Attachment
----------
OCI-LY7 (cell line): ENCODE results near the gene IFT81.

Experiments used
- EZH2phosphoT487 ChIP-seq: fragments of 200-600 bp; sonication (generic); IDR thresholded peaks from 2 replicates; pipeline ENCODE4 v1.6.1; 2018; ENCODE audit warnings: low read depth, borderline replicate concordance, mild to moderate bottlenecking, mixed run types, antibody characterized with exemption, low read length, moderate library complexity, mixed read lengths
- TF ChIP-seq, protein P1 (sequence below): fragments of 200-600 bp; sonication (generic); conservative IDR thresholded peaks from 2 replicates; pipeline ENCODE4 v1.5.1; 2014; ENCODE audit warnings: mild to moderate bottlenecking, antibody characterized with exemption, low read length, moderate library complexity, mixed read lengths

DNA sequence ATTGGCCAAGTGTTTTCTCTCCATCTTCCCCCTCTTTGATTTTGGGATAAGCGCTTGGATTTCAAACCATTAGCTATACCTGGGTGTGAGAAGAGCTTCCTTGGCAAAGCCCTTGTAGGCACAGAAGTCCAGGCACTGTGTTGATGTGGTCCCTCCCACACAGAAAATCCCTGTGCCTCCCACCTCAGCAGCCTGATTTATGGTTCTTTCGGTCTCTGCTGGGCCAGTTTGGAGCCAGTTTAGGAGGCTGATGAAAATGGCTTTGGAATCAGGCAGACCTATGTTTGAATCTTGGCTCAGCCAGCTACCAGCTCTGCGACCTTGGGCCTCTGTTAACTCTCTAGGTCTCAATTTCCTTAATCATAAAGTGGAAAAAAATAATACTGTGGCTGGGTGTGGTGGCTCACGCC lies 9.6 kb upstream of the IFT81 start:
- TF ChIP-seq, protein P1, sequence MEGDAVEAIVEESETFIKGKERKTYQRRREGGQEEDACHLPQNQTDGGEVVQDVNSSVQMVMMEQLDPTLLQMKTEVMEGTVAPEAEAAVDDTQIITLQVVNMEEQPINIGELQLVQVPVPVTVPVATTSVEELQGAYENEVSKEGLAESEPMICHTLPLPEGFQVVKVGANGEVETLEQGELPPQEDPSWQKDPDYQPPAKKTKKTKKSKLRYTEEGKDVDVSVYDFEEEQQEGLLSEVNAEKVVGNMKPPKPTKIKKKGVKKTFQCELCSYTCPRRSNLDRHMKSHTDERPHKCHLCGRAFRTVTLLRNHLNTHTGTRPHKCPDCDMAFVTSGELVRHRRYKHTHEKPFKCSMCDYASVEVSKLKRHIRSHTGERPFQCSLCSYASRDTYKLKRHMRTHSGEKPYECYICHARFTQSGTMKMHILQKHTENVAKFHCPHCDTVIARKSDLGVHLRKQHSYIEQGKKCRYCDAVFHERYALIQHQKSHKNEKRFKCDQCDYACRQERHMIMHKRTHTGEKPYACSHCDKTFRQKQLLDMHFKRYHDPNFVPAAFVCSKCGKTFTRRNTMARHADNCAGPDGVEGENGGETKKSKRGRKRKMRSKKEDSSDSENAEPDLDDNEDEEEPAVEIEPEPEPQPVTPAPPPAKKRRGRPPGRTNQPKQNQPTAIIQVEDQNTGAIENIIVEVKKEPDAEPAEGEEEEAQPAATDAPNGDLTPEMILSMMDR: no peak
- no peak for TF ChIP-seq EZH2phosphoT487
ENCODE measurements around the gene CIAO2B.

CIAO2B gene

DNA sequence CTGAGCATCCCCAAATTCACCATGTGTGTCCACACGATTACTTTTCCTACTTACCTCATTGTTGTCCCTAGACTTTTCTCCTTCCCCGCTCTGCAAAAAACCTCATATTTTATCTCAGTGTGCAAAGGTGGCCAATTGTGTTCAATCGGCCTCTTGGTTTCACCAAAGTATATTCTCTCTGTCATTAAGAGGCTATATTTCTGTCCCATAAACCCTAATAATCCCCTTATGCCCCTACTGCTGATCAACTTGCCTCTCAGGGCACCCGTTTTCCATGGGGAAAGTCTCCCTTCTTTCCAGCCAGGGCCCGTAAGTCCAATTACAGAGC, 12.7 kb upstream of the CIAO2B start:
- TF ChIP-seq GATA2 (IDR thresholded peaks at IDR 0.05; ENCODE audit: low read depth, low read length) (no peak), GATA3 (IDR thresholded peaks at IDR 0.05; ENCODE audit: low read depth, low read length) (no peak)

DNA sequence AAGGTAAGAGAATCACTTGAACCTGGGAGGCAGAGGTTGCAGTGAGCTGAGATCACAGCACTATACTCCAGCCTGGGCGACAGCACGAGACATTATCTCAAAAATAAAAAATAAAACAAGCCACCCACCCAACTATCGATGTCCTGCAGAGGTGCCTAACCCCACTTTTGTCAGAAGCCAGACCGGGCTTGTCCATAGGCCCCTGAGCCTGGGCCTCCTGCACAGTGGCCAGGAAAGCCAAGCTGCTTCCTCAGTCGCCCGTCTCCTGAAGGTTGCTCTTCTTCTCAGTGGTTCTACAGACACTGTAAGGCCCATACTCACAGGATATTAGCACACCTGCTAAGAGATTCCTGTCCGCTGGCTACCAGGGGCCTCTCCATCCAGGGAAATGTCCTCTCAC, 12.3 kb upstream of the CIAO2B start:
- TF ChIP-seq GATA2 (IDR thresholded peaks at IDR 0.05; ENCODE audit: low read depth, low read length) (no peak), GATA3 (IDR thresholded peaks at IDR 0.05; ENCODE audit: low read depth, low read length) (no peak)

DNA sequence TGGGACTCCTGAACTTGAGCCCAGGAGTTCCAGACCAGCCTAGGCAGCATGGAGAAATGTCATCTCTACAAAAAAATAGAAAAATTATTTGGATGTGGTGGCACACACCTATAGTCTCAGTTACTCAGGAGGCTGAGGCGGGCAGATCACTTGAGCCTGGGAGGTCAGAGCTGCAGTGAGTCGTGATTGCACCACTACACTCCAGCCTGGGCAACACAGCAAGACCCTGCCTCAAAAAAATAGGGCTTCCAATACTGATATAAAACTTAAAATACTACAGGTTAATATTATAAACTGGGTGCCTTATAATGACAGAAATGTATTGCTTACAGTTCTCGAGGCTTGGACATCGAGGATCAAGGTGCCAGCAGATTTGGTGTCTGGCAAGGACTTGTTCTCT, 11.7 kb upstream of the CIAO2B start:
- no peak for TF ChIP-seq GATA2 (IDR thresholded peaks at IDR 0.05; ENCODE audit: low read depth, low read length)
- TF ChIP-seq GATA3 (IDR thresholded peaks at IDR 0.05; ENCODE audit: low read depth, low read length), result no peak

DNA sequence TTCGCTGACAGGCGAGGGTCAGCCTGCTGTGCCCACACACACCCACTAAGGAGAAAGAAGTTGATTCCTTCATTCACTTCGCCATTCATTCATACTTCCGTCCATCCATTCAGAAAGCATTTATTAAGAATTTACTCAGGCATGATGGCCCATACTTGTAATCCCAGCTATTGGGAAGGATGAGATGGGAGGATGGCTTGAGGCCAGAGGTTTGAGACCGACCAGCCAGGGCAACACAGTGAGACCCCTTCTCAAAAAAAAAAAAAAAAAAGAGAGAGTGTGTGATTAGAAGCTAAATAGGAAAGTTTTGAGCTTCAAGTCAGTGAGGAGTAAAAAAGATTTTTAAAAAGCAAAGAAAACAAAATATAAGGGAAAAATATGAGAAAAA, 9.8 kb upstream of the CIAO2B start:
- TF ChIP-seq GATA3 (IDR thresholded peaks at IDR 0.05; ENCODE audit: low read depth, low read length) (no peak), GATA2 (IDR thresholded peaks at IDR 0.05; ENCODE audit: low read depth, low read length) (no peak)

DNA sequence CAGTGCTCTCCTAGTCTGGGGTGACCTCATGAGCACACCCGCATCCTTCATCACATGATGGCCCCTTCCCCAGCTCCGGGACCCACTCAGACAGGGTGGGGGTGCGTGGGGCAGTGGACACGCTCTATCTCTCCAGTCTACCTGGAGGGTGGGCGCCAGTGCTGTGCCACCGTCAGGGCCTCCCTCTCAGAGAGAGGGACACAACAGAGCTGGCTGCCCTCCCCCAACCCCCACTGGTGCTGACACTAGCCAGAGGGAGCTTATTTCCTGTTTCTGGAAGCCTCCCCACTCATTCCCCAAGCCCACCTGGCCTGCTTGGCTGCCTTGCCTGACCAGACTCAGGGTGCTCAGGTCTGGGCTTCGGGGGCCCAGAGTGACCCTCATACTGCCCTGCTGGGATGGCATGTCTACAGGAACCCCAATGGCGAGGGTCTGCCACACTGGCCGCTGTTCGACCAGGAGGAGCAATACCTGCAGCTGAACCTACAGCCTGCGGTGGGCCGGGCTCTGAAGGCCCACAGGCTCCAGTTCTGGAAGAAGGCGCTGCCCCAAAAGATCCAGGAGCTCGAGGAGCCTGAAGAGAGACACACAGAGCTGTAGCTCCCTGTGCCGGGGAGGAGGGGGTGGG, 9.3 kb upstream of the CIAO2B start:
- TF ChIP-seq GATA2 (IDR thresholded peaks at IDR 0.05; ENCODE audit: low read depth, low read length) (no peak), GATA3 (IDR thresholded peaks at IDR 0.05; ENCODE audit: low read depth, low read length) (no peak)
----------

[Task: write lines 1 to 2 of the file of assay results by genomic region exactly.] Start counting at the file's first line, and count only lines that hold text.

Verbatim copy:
OCI-LY7 (cell line): ENCODE results near the gene IFT81.

Experiments used